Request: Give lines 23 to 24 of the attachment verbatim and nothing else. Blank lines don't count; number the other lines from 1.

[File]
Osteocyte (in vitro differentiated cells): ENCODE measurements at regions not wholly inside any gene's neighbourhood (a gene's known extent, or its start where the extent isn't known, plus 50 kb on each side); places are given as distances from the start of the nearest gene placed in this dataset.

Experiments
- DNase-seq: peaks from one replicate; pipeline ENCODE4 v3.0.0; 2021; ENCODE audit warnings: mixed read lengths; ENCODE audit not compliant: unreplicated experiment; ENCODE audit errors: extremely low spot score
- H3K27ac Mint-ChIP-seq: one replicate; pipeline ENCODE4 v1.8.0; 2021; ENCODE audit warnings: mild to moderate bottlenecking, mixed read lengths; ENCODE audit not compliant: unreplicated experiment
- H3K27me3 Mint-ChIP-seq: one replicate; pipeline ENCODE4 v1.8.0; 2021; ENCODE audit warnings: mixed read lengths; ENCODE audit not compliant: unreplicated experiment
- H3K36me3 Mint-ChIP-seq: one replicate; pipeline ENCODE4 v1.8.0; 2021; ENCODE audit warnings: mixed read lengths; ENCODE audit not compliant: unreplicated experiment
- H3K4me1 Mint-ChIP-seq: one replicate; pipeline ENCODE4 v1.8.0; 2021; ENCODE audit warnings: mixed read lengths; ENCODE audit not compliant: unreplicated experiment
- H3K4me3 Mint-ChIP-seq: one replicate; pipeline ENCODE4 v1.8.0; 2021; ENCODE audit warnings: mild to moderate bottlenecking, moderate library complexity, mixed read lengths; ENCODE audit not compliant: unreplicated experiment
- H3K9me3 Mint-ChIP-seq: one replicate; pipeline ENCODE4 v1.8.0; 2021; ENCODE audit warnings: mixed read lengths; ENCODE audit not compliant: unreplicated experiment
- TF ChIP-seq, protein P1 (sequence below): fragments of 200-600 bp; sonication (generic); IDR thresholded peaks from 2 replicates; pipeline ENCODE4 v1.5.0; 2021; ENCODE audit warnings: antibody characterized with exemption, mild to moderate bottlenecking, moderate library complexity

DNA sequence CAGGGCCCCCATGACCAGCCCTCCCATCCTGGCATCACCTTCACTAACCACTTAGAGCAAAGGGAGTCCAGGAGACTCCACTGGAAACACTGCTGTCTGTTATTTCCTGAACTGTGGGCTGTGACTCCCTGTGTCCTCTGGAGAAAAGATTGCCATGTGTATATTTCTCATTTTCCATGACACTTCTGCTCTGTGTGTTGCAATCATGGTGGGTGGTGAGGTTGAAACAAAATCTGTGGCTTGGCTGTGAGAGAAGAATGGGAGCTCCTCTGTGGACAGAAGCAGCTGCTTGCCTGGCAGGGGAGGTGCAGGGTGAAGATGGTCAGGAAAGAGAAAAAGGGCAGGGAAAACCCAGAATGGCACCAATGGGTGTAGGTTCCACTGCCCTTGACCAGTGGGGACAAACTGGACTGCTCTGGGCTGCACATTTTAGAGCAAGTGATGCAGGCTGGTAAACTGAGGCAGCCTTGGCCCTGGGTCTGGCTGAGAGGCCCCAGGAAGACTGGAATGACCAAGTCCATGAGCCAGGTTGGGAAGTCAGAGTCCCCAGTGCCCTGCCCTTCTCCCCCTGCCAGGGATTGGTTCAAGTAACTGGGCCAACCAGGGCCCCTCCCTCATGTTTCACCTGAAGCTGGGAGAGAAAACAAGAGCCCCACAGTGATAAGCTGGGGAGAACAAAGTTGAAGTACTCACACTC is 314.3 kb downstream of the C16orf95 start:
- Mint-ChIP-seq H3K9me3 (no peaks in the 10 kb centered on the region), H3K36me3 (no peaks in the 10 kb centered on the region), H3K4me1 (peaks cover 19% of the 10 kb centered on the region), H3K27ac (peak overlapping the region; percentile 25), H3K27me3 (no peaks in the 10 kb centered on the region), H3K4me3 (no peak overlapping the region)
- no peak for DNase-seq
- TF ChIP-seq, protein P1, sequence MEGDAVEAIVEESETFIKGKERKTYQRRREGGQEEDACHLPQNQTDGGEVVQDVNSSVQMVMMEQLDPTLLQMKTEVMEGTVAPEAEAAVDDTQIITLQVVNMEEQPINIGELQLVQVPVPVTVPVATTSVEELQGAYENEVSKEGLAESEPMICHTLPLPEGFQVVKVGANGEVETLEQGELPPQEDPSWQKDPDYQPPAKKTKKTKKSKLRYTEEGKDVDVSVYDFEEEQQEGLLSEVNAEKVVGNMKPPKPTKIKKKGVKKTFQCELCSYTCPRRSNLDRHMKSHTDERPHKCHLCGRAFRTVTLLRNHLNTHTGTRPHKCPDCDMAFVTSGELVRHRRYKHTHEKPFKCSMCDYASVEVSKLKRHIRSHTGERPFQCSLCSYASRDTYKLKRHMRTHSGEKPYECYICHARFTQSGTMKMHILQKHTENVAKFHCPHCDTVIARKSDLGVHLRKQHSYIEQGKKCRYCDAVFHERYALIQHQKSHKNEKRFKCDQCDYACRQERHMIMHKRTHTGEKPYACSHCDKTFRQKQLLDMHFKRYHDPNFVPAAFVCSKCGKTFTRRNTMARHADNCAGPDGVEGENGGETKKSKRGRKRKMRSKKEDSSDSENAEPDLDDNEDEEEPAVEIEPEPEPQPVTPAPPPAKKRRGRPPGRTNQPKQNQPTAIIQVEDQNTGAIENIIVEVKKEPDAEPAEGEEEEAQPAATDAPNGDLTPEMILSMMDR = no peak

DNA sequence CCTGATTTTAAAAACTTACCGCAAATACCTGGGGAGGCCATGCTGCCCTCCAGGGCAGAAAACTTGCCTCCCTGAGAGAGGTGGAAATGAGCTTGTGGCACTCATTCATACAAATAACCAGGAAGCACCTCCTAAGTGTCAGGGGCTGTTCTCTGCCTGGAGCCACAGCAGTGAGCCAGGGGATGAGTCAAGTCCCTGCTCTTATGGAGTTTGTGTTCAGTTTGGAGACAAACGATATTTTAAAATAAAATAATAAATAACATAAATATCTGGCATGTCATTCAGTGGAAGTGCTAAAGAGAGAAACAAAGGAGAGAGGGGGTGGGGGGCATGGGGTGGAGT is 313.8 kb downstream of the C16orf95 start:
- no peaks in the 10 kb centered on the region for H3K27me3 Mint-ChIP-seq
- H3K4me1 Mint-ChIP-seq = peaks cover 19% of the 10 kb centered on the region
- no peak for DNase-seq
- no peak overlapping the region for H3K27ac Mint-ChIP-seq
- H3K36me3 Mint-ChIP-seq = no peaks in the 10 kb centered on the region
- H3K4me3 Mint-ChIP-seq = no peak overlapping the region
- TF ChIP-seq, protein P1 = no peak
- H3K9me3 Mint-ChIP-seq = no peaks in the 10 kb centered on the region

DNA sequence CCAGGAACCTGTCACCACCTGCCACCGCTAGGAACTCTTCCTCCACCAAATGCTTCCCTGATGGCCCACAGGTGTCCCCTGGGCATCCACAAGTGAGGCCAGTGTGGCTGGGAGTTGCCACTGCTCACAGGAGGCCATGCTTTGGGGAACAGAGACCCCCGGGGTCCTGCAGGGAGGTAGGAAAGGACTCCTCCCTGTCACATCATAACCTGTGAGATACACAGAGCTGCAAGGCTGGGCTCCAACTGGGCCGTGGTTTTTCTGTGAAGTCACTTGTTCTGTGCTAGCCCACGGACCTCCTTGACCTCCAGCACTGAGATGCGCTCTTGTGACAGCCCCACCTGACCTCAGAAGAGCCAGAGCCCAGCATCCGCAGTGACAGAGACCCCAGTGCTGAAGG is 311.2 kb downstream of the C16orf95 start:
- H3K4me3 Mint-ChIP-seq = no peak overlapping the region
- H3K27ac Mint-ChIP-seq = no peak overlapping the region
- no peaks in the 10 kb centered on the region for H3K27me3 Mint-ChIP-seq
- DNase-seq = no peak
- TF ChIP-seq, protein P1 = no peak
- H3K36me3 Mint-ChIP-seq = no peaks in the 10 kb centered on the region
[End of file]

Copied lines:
- H3K9me3 Mint-ChIP-seq = no peaks in the 10 kb centered on the region

DNA sequence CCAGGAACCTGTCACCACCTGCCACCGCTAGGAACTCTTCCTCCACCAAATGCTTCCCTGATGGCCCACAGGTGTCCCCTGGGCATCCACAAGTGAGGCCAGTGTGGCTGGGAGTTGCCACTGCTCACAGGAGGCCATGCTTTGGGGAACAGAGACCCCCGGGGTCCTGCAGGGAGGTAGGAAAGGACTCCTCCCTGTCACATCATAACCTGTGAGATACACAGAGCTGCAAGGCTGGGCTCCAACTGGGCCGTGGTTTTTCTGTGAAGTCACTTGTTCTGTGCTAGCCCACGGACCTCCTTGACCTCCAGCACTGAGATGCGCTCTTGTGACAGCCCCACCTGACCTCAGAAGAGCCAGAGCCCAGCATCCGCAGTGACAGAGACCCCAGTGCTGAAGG is 311.2 kb downstream of the C16orf95 start: